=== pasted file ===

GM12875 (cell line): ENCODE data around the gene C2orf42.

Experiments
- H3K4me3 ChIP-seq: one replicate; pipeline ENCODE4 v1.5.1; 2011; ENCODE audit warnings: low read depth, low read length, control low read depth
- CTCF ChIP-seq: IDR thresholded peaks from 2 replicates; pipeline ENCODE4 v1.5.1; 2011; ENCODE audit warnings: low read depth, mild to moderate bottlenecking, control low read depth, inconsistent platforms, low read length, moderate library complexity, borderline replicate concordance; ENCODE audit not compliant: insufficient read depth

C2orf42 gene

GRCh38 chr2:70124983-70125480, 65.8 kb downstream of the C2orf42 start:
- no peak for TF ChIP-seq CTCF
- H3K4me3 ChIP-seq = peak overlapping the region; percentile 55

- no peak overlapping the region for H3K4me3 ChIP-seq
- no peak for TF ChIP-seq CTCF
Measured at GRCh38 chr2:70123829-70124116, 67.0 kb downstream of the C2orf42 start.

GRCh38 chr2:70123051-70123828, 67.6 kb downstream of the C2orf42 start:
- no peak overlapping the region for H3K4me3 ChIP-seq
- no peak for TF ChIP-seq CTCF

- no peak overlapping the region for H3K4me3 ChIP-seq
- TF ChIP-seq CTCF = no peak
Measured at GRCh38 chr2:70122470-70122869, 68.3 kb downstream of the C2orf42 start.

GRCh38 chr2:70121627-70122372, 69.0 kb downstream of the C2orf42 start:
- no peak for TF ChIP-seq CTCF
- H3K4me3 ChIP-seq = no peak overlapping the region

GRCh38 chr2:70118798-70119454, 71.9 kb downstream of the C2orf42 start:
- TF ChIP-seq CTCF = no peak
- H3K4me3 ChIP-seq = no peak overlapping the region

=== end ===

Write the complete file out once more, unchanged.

GM12875 (cell line): ENCODE data around the gene C2orf42.

Experiments
- H3K4me3 ChIP-seq: one replicate; pipeline ENCODE4 v1.5.1; 2011; ENCODE audit warnings: low read depth, low read length, control low read depth
- CTCF ChIP-seq: IDR thresholded peaks from 2 replicates; pipeline ENCODE4 v1.5.1; 2011; ENCODE audit warnings: low read depth, mild to moderate bottlenecking, control low read depth, inconsistent platforms, low read length, moderate library complexity, borderline replicate concordance; ENCODE audit not compliant: insufficient read depth

C2orf42 gene

GRCh38 chr2:70124983-70125480, 65.8 kb downstream of the C2orf42 start:
- no peak for TF ChIP-seq CTCF
- H3K4me3 ChIP-seq = peak overlapping the region; percentile 55

- no peak overlapping the region for H3K4me3 ChIP-seq
- no peak for TF ChIP-seq CTCF
Measured at GRCh38 chr2:70123829-70124116, 67.0 kb downstream of the C2orf42 start.

GRCh38 chr2:70123051-70123828, 67.6 kb downstream of the C2orf42 start:
- no peak overlapping the region for H3K4me3 ChIP-seq
- no peak for TF ChIP-seq CTCF

- no peak overlapping the region for H3K4me3 ChIP-seq
- TF ChIP-seq CTCF = no peak
Measured at GRCh38 chr2:70122470-70122869, 68.3 kb downstream of the C2orf42 start.

GRCh38 chr2:70121627-70122372, 69.0 kb downstream of the C2orf42 start:
- no peak for TF ChIP-seq CTCF
- H3K4me3 ChIP-seq = no peak overlapping the region

GRCh38 chr2:70118798-70119454, 71.9 kb downstream of the C2orf42 start:
- TF ChIP-seq CTCF = no peak
- H3K4me3 ChIP-seq = no peak overlapping the region